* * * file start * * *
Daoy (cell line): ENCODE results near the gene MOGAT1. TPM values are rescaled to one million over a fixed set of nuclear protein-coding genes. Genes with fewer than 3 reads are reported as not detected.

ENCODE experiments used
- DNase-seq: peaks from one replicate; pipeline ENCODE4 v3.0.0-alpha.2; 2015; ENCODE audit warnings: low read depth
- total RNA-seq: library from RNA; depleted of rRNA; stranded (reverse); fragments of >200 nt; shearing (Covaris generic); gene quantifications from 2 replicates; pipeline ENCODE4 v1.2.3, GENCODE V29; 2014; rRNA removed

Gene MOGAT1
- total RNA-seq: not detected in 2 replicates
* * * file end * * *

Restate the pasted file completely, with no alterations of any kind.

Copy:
Daoy (cell line): ENCODE results near the gene MOGAT1. TPM values are rescaled to one million over a fixed set of nuclear protein-coding genes. Genes with fewer than 3 reads are reported as not detected.

ENCODE experiments used
- DNase-seq: peaks from one replicate; pipeline ENCODE4 v3.0.0-alpha.2; 2015; ENCODE audit warnings: low read depth
- total RNA-seq: library from RNA; depleted of rRNA; stranded (reverse); fragments of >200 nt; shearing (Covaris generic); gene quantifications from 2 replicates; pipeline ENCODE4 v1.2.3, GENCODE V29; 2014; rRNA removed

Gene MOGAT1
- total RNA-seq: not detected in 2 replicates